Take My Nose . . . Please! follows two comedians as they deliberate about making changes in their appearance: Emily Askin, an up-and-coming improv performer in Pittsburgh, has always wanted a nose job. Jackie Hoffman, a seasoned headliner in New York City, regrets not having the nose bobbing her mother offered when she was 16. And while she’s at it, Hoffman wonders what a facelift could do. “Will you hire me now, will you hire me now?” she declaims, feigning a lift by pulling up her cheeks.

As we follow their stories, we meet others in the world of comedy who have already taken the leap. We sit ringside at Birdland for Julie Halston’s Classical Julie, a comedy tour of her life and her “lift.” Lisa Lampanelli, the insult comic, invites us to talk about her life-changing bariatric surgery, the subject of a one-woman show she’s developing. We discover what operations Lampanelli and Askin have in common – they’re both hundred-pound losers.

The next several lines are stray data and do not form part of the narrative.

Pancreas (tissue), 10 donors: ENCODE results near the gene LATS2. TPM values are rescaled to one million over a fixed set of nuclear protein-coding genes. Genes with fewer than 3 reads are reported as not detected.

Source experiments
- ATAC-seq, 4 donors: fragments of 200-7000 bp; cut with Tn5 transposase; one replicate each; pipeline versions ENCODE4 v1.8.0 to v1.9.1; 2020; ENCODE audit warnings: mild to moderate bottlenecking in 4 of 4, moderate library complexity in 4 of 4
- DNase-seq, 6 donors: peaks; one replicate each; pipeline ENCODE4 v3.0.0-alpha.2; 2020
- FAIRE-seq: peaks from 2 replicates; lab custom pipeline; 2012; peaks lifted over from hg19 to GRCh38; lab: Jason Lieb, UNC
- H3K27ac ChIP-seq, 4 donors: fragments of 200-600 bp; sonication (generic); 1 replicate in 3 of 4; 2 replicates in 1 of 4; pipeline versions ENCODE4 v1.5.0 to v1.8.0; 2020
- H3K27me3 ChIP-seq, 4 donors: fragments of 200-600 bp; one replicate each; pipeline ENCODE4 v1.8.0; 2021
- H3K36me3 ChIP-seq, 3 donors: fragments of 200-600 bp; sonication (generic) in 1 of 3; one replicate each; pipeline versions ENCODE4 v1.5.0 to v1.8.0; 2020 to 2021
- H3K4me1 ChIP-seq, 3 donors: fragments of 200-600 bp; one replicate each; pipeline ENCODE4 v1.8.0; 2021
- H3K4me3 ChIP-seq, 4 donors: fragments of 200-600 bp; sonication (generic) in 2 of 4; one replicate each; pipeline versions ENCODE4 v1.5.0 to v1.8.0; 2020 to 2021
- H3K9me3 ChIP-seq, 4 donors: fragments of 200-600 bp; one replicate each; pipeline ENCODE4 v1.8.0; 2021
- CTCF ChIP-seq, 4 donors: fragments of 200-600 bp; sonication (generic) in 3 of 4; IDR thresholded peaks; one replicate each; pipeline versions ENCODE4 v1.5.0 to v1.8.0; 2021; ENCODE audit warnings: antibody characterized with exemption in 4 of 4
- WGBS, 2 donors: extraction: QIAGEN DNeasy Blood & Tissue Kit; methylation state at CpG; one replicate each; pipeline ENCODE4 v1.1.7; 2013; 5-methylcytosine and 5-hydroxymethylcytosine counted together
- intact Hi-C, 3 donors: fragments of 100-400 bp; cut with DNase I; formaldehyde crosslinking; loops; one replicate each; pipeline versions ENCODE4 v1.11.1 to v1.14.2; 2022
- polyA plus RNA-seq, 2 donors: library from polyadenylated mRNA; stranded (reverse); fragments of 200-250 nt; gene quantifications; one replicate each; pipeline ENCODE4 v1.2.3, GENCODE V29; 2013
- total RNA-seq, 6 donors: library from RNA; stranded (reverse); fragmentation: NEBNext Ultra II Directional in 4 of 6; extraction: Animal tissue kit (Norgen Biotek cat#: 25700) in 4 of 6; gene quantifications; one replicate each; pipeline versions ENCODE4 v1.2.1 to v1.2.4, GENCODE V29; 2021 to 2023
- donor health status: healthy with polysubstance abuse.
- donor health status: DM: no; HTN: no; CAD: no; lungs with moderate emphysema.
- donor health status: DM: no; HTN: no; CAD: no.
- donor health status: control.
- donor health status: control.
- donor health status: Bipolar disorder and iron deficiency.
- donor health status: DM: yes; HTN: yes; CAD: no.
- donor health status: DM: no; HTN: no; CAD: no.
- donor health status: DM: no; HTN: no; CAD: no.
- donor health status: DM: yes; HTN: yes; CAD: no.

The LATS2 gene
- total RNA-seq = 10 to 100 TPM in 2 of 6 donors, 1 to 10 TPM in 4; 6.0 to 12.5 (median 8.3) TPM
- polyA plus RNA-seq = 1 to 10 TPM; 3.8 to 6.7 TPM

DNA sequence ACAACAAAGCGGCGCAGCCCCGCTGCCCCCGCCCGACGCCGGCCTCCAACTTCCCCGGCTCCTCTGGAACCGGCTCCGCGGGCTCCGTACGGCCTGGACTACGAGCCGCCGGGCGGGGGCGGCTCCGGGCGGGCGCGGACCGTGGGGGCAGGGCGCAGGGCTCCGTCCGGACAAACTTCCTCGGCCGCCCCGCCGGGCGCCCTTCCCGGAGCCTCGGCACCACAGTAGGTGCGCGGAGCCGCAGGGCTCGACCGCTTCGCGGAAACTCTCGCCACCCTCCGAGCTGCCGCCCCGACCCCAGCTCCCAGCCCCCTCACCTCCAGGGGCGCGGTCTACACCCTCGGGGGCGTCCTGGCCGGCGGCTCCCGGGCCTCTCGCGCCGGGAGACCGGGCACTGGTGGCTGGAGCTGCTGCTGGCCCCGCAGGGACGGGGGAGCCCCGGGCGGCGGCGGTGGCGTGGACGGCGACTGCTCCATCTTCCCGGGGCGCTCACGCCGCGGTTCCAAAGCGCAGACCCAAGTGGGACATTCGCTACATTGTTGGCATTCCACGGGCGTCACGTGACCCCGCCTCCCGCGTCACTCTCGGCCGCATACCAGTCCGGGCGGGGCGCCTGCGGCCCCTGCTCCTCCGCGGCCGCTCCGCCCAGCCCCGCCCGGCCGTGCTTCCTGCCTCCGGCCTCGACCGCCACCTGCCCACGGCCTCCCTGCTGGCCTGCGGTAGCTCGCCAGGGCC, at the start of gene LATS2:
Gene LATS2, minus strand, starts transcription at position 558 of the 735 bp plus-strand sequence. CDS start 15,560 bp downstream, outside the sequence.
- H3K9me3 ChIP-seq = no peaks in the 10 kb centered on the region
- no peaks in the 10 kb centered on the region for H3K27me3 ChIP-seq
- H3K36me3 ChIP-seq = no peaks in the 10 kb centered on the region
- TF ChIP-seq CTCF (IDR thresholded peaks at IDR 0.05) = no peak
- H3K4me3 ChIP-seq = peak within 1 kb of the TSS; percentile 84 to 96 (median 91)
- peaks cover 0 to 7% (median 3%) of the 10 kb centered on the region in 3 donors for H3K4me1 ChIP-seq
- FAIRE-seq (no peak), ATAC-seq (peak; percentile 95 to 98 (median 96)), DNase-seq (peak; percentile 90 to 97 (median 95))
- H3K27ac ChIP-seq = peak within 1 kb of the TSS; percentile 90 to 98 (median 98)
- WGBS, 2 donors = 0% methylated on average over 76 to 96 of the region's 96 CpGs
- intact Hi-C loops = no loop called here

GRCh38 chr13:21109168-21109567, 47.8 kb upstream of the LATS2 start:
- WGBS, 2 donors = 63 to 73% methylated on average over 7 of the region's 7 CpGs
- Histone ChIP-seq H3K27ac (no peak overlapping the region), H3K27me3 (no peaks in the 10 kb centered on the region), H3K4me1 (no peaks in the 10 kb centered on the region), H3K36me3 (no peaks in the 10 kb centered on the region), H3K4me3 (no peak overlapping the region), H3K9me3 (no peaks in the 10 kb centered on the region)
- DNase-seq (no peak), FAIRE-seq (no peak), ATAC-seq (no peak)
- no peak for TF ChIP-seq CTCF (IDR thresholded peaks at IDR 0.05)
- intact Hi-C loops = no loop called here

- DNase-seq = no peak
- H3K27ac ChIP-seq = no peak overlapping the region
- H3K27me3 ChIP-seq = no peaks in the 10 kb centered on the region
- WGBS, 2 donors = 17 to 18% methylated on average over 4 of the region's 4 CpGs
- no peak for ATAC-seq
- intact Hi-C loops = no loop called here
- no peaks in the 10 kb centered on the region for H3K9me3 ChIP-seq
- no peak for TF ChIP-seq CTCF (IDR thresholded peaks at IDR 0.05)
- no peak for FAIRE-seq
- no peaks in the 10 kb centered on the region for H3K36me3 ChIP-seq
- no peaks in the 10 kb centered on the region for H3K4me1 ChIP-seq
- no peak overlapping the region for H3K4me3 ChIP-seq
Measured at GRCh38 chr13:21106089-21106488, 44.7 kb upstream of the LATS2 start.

But don’t call this the New Honesty. Comedians who tell the truth about their insecurities, and steps to overcome them, are part of a long line of comedic truth tellers. In the next few pages, we introduce pioneers who went public with their “work.” In the film, we’ll take side trips to tell their stories.

Many feel changing one’s face is morally wrong (we hope there won’t be hecklers), and we are not shying away from dissension. We’ve already passed the mike to Giulia Rozzi, a comedy club favorite. After a Hollywood acting coach told her that her nose, mouth, and chin needed an overhaul, she went on stage and made a fresh – in every sense of the word – monologue out of that slap in her face. Rozzi’s keeping the family nose, and she won’t be the only holdout.

For comic relief – and profundity only comedians can supply – we have a high-profile group of kibitzers in cameos. Mix them together with our headliners and POV from cultural critics – and that’s Take My Nose . . . Please!

Will it hurt? Only when you laugh.